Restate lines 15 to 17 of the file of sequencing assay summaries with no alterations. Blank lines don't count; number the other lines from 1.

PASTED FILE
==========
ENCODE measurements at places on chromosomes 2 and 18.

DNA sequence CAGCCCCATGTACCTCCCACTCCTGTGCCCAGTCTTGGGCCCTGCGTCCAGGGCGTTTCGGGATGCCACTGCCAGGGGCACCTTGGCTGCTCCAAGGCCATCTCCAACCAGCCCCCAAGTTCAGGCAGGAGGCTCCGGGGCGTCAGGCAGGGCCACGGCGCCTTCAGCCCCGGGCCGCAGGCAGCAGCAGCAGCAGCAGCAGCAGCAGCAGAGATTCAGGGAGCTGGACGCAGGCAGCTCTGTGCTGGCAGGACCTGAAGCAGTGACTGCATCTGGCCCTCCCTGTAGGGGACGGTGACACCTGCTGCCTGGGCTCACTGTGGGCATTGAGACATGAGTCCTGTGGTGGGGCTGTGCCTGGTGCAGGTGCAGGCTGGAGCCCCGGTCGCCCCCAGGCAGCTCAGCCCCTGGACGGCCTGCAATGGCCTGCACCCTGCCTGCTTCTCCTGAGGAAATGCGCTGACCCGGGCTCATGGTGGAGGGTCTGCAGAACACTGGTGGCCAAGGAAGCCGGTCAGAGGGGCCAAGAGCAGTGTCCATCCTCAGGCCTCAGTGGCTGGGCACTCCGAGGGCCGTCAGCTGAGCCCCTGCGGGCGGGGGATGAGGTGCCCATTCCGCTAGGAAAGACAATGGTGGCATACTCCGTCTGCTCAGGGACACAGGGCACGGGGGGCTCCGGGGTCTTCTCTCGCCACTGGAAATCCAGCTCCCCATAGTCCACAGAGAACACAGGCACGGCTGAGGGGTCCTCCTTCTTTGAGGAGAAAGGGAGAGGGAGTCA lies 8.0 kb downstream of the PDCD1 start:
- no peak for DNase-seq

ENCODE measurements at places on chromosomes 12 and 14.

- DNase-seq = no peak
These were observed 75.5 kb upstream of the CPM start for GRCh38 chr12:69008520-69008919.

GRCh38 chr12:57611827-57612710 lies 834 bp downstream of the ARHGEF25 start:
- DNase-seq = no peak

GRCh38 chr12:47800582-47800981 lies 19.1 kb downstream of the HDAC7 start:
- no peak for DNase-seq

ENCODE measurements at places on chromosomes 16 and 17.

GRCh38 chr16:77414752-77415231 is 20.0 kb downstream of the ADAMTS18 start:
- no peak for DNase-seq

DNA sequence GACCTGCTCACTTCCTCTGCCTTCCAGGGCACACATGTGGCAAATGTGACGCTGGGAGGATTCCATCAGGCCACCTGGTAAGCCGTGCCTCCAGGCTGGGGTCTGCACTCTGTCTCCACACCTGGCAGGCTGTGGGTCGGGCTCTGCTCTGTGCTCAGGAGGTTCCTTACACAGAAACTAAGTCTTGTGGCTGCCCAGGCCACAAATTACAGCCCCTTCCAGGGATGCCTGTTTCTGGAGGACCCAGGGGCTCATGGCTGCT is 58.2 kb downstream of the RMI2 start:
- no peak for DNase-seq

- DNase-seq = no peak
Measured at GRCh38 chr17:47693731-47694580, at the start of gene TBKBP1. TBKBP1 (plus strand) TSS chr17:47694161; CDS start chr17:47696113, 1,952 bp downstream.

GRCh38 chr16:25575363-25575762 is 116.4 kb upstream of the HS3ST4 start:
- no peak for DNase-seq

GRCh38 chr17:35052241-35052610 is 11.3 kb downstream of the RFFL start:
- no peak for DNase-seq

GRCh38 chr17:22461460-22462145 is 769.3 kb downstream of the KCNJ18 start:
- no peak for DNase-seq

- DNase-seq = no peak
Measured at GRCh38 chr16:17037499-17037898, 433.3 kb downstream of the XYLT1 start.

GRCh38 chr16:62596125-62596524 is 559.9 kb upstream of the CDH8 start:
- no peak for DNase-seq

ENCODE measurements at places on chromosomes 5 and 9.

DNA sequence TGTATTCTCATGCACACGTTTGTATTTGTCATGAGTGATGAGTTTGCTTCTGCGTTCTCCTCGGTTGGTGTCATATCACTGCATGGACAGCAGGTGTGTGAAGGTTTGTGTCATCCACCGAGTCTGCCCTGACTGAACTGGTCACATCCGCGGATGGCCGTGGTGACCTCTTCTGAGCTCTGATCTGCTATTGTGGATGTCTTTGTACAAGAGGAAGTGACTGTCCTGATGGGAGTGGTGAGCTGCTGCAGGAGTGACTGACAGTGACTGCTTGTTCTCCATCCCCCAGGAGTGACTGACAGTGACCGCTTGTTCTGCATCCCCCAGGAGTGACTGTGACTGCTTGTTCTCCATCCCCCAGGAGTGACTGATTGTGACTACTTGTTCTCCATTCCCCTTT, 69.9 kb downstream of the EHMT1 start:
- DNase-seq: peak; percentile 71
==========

- no peak for DNase-seq

- DNase-seq = no peak
Measured at GRCh38 chr17:47693731-47694580, at the start of gene TBKBP1. TBKBP1 (plus strand) TSS chr17:47694161; CDS start chr17:47696113, 1,952 bp downstream.